- benofbrisbaneParticipant@benofbrisbaneJoin Date: 2007Post Count: 62
can someone please explain dual key to me. Is it when you have a two bedroom apartment, with two living areas, two kitchens and you can set it up as two x one bedroom apartments?
In that case why not just have it as two x one bedroom apartments with seperate titles? Does council like dual key better?
I find the whole concept a little odd, though maybe I just don't understand it properly.
Any explanation gratefully accepted.
Benswampy30Member@swampy30Join Date: 2003Post Count: 85
A dual key apartment is one which (usually) has a self contained studio accessed by a door, inside the main apartment. There is a common hallway, but separate lockable doors to each section. So the title belongs to one owner, but they can let the each portion separately, or live in one and let the other.
The advantage is higher yield and/or income. You could live in the main part and let the smaller part out, so you get income to help with the mortgage. Or let both parts out separately. I’m not sure whether banks like them or not – I can imagine scenarios where perhaps the owner defaults on the mortgage but the paying tenant has a lease, so that would be messy and banks don’t like mess.
I visited the marketing office of a dual key block in Sydney years ago. I liked the idea, and overhead one man who said he was going to buy two, but the price was quite high (900k back in 20040, and I didn’t pursue it any further.
Swampy30benofbrisbaneParticipant@benofbrisbaneJoin Date: 2007Post Count: 62
hey swampy – thanks for the reply. So why don't they just make them two titles? Surely a developer would make more selling two apartments rather than one apartment with dual key? Plus wouldn't the tenant rather not have a common hallway – just have their own apartment?swampy30Member@swampy30Join Date: 2003Post Count: 85
I think dual key apartments are meant to appeal to owners who want convenient city living, with control over additional income. If I was a dual apartment owner living in Sydney CBD, I would have no problem letting out a studio to a student or executive. (Did you see that story about a foreign student who paid $140 per week to live on someone’s balcony?!). However the studio is completely separate, so no queues for the bathroom! So shared living without the hassle. Also that additional income would mean I could afford to buy in the city whereas without it I couldn’t. But because I am the key holder of the common entry, presumably I can dictate terms to the tenant more so than if it was truly a separate apartment.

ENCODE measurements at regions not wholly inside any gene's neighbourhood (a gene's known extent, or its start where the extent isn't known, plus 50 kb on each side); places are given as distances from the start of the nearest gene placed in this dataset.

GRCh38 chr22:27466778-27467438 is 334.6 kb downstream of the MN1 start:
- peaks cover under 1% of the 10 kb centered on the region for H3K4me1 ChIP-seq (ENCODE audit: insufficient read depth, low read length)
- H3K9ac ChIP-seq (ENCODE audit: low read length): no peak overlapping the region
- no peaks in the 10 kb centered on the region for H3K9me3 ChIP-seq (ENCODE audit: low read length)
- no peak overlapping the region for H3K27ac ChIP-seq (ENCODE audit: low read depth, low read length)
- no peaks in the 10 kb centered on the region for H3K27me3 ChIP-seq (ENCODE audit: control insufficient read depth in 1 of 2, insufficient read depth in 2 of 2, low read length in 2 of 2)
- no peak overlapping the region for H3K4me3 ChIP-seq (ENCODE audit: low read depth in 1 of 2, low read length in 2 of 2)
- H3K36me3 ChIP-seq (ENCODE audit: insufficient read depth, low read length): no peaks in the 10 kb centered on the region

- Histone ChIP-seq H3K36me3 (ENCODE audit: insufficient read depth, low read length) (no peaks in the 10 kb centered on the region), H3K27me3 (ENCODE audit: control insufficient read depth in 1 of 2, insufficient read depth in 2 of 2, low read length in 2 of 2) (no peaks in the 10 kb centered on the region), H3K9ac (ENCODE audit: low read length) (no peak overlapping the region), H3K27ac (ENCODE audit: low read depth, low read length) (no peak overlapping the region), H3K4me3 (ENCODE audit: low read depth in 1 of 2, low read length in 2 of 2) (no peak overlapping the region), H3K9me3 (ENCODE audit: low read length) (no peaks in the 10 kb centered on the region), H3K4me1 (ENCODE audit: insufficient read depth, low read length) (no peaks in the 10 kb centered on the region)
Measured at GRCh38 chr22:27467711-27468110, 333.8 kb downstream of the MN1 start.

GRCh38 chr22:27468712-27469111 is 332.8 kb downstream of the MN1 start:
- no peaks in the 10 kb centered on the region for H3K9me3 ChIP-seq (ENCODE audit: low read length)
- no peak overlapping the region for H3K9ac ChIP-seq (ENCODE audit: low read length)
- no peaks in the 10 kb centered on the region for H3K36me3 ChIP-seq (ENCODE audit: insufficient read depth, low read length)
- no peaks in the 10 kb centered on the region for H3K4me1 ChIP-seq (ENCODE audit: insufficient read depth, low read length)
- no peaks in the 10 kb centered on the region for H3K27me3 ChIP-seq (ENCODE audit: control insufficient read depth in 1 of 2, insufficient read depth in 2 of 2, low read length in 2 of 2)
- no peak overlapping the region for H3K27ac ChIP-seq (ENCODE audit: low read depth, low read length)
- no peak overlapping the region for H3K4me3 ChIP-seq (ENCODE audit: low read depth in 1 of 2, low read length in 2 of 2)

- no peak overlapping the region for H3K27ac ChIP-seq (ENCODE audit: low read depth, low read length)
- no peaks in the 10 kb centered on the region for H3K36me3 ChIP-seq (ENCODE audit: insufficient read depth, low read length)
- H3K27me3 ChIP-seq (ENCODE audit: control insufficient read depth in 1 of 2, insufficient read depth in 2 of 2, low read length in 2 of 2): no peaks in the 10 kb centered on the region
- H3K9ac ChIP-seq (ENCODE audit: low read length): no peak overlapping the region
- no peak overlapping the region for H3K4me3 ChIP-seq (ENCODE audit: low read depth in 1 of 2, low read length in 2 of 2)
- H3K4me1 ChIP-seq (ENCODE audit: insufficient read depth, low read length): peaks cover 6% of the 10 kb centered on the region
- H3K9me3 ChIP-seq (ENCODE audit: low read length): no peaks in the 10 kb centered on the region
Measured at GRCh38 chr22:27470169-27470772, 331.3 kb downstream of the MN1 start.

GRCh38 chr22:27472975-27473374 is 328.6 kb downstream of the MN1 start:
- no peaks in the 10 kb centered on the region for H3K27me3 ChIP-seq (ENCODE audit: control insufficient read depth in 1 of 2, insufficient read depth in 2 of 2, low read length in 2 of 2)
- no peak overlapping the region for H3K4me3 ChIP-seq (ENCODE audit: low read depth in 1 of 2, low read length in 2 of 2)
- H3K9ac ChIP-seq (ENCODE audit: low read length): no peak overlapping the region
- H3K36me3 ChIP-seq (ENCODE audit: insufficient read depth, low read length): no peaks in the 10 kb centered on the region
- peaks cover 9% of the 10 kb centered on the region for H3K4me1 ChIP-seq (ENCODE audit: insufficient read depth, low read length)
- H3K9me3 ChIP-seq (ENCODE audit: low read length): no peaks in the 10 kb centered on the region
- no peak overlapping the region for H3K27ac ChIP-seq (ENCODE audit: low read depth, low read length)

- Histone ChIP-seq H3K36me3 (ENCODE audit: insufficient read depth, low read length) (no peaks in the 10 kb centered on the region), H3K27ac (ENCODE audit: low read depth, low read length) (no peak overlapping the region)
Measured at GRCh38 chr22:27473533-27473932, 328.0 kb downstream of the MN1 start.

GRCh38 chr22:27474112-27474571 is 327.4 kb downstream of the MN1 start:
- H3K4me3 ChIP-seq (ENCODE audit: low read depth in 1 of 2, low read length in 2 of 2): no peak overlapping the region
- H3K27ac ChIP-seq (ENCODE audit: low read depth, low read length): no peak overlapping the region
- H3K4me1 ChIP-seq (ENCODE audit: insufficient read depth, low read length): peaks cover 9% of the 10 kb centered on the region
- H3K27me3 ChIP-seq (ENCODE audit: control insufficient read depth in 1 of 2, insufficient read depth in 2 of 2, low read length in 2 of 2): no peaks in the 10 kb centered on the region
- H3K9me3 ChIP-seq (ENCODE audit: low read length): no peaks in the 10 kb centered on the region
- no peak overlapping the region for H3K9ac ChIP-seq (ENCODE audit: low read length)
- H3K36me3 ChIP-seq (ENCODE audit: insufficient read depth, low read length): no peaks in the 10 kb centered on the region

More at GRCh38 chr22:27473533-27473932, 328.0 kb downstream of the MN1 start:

Or it could be a solution to shared living for families with teenagers or in-laws.
Not sure how tenancy laws come into play in this arrangement. I imagine each dual key development would need to be zoned for short term lets as well as long term/owner occupancy.
I think this is an idea that is great in theory, not so good in practice, yet. As I said, banks don’t like lending on them, and who wants to live in a building comprised of 50% short term lets, with all the issues that brings?
Swampy30AH HospitalityParticipant@patocaballoJoin Date: 2015Post Count: 5Richard TaylorParticipant@qlds007Join Date: 2003Post Count: 11,963
And of course impossible to finance at a half decent LVR.
Yours in Finance
0-40 properties in a decade. Ask me how.
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